Water weighs 8.35 pounds per gallon and 1 kilogram per liter. Anyone familiar with backpacking can tell you that this is not very forgiving when you need to carry water on the go. Bug out bag water is not just a weight concern, but also a packing problem. A gallon of water takes up 231 cubic inches- which is a huge displacement compared to your survival gear! Below, we will take a look at the best ways to include water in your bug out bag, and techniques to stay hydrated when you are on the move.
Storing Water in Your Bug Out Bag
Water is not the best way to utilize your limited bug out bag space (or weight). Still, water is a requirement for survival and you should have a limited amount stored for mobility. There are several options when it comes to keeping water on the go. One crossover from Every Day Carry (EDC) is the personal water bottle.
Collapsible Bug Out Bag Water Bottles
There are many types of water bottles that you can include in your bug out bag. Collapsible and stainless are at the top of the list. Collapsible bottles are great because they can greatly reduce the space required to store the empty container. Two stand-outs include the Nomader personal water bottle and Coghlan’s Collapsible Water Container. The last one is less of a bottle and more of a container, but the functionality in your bug out bag is the same. It is a better choice if you are not planning on being too mobile, since it can hold up to 5 gallons.
Stainless Bug Out Bag Water Bottles
Stainless bottles may have more weight and take up more space when empty, but they give you the option to purify your water by boiling it. If you don’t have another method of purification or need a back up method, stainless bottles are the way to go.
Purifying and Filtering on the Go
Besides boiling water in a stainless bottle, you can also prepare by having water filters or purification tabs in your bug out bag. These options give you a way to have clean water without worrying about heat or fire. Filters are extremely lightweight these days, and there are a few designed specifically for bug out bags or backpacks. The best options for filtering are:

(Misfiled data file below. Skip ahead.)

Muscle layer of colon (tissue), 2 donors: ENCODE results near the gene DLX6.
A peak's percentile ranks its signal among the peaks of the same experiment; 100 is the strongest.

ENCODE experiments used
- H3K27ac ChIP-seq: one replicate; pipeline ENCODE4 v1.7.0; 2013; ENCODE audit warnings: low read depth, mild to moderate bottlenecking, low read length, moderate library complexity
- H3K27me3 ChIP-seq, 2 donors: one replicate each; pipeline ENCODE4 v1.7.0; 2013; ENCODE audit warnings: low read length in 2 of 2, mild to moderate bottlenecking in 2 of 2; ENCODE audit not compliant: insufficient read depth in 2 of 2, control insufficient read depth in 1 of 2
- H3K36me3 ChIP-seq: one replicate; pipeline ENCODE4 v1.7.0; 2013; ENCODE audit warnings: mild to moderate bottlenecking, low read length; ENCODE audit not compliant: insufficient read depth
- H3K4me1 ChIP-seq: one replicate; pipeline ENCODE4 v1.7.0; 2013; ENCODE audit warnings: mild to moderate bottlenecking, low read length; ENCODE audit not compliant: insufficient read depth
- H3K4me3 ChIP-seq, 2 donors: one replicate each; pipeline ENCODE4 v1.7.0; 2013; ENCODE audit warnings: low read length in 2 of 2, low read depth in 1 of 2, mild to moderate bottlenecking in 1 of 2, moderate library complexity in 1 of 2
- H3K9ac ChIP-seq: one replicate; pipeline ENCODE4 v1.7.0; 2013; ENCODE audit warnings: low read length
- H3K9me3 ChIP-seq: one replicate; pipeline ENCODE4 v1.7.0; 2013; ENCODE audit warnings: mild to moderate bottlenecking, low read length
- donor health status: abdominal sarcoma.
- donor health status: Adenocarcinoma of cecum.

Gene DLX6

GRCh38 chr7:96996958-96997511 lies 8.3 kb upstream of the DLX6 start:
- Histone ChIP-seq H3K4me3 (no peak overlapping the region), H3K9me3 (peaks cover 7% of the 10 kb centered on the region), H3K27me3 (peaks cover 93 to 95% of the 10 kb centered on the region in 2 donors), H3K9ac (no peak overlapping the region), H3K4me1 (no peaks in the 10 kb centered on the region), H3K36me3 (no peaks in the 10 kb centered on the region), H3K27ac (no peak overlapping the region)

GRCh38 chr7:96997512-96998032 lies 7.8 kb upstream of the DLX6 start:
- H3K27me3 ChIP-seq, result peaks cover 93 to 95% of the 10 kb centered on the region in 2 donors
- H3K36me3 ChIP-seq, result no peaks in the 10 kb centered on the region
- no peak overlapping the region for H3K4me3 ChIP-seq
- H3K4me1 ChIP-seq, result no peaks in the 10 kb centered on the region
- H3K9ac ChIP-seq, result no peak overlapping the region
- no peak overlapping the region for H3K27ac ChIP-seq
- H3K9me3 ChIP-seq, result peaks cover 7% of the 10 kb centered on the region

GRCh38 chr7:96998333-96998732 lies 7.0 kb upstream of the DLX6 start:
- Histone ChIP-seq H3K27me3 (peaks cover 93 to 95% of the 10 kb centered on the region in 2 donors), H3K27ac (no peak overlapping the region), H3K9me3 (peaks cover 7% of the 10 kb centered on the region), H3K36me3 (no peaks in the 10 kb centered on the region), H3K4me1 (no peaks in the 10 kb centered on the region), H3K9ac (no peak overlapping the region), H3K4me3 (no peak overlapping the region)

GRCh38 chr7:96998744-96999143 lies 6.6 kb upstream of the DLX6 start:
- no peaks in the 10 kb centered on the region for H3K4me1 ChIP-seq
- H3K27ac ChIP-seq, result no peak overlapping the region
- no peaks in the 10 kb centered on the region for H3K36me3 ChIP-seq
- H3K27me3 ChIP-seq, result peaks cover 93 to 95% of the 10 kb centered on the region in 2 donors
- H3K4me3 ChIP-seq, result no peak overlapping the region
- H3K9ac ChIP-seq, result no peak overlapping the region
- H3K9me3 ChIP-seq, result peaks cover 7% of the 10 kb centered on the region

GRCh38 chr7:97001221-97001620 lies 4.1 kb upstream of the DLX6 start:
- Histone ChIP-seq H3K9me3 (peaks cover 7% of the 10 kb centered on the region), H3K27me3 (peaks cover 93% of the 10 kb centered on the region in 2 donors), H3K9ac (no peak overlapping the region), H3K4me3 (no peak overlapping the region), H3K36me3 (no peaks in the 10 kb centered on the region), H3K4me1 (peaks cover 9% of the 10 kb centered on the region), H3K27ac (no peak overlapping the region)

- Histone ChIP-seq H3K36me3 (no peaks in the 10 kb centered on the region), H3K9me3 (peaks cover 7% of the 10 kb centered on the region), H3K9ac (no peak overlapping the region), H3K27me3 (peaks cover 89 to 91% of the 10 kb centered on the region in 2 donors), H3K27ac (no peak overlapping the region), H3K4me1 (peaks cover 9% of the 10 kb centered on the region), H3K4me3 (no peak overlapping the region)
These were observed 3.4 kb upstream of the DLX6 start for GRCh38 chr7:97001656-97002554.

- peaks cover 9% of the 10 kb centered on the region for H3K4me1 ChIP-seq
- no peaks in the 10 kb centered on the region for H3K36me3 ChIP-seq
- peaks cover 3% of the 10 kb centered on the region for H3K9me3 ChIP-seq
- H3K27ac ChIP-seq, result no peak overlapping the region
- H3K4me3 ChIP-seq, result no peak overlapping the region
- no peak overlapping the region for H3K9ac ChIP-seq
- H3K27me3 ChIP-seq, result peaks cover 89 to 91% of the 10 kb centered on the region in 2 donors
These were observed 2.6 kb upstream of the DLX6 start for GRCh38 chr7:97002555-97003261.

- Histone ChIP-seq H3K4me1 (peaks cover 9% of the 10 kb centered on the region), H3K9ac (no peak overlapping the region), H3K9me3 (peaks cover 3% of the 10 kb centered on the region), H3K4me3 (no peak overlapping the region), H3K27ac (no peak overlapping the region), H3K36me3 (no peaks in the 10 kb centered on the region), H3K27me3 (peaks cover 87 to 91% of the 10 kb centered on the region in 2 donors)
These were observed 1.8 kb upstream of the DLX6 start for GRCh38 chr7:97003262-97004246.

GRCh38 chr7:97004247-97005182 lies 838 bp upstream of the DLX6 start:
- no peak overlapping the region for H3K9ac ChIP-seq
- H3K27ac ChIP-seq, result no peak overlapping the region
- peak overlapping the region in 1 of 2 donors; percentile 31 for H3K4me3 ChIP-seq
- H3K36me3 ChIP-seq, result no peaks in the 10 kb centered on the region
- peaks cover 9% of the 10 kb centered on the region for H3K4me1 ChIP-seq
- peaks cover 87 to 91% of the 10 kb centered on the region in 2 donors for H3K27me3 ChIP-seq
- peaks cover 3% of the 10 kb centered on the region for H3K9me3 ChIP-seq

Both filters will do the trick. The Lifestraw is more widely available, but the Sawyer can be a little cheaper and is more versatile. Check your local store or online to compare pricing when you are looking for one. The purification tablets are usually have some compound of iodine as an active ingredient. There are several different brands and types, so the one that packs the tightest is the one we suggest: Potable Aqua Tabs.
Water is sold everywhere. Bottled water come is various sizes and is a huge commodity when it comes to disasters. Companies like Budweiser even stop beer production to create canned water for communities impacted by disasters. A few bottles of water may not go far, but it is better than nothing. One of the most efficient ways to carry water is in pouches- but they do not offer a reusable container for refilling. I keep water pouches in my bug out bag as a no-maintenance way to sustain my family during the initial stages of an emergency. They are easy to get a hold of online: DATREX Emergency Water Pouches.
The Final Word
In your bug out bag, water or ways to purify it should be a necessity. Water is a basic human need, and so it has to be planned for when you are creating and maintaining your bug out bag. If you are packing water and not just containers and filters- you need to be aware of the impact the space and weight will both have. Keep exploring, stay prepared, and be safe.